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Interfaith Inform: October 13, 2020
Kaufman Interfaith Institute

www.interfaithunderstanding.org

 
Dr. Francis Collins
Interfaith Insight
Doug Kindschi
Director, Kaufman Interfaith Institute
Templeton Prize Laureate seeking harmony
This year’s Templeton Prize winner is the geneticist, physician, and director of the National Institutes of Health, Dr. Francis Collins. He is perhaps best known for his directing the human genome project that discovered the genetic DNA code for humans. In religious circles he is also know for his efforts to relate science and religion.

In his book, “The Language of God,” he writes, “The God of the Bible is also the God of the genome. … God’s creation is majestic, awesome, intricate, and beautiful – and it cannot be at war with itself.  Only we imperfect humans can start such battles. And only we can end them.” He also founded the organization BioLogos that seeks to relate our scientific understanding with religious beliefs, particularly a better understanding of the Christian understanding of creation.  

Last month’s ceremony was held online at the National Academy of Science building in Washington D.C.  It featured tributes from former presidents Bush and Obama, Oxford theologian and biblical scholar N.T. Wright, anthropologist Jane Goodall, and BioLogos President Deborah Haarsma from Grand Rapids.  There was also a performance from Collins’ friend and opera singer Renée Fleming, who then joined Collins for a duet of the Stephen Foster song “Hard Times Come Again No More,” to close the ceremony.

In 1972 the prize was created by Sir John Templeton, who was a very successful investor and philanthropist. His goal was to recognize new insights and progress about religion, especially through science. He set the award to be higher than the Nobel Prize, to recognize that progress in religion is just as important for recognition as the other awards given. Today the prize is valued at $1.4 million. I have been privileged over the years to have met and heard 16 of the previous Templeton Laurates, including Collins.  I would encourage you to watch the whole virtual ceremony and learn more at: bit.ly/Templeton-Collins.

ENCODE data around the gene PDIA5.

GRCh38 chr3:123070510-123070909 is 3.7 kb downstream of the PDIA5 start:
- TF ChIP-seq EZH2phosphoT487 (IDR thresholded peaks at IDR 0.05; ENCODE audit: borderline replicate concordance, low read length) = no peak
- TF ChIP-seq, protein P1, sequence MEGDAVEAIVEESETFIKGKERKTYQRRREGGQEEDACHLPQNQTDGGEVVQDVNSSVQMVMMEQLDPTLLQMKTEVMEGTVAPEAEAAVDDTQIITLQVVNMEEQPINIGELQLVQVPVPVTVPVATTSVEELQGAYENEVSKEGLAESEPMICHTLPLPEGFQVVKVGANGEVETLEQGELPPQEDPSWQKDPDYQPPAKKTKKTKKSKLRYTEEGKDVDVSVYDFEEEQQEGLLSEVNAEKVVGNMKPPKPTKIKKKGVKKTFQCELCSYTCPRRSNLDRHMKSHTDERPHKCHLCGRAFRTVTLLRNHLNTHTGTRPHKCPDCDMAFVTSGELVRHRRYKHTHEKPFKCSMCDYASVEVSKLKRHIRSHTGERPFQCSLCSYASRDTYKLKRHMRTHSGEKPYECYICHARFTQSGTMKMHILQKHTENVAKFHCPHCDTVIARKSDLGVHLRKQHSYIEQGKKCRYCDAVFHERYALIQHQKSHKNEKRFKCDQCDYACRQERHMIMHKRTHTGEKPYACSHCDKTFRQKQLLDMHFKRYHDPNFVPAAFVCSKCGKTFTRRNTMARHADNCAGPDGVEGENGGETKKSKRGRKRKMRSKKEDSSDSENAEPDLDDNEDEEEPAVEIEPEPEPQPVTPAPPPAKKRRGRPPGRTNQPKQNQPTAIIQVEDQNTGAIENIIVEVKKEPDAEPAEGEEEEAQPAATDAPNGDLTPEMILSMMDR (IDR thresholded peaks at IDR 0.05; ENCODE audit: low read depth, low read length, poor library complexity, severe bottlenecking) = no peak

My favorite part was the talk given by Collins. In less than 30 minutes he put together his own science and faith journey as well as his concerns about the issues facing our country today. He put the issues before us so well that I have quoted generously from him here. 

Building on his love and experience with music, he spoke on the topic “In Praise of Harmony.” He introduced the theme: “I first learned about that term as it applies to music … the profound way in which the combination of musical tones chosen by a composer and rendered by a gifted professional like Renée Fleming can touch your very soul.  But harmony applies in other realms as well.  It is to be contrasted with dissonance.  In many areas of current experience, harmony seems to have lost out to dissonance and polarization.”

Collins continued by telling his personal story of studying physical chemistry and quantum mechanics, receiving his Ph.D., continuing on to complete an M.D., and then doing research in genetics and leading the human genome project. While treating one of his patients he was asked about his faith, and realized that in all of his science study he had not really dealt with the meaning of life or the issue of mortality. “I realized my atheism was dangerously thin … (and) began a journey to try to understand why intellectually sophisticated people could actually believe in God.” His journey led him to belief in God and acceptance of the life and claims of Jesus. What had been conflict between science and religion became for Collins a harmony between two truths.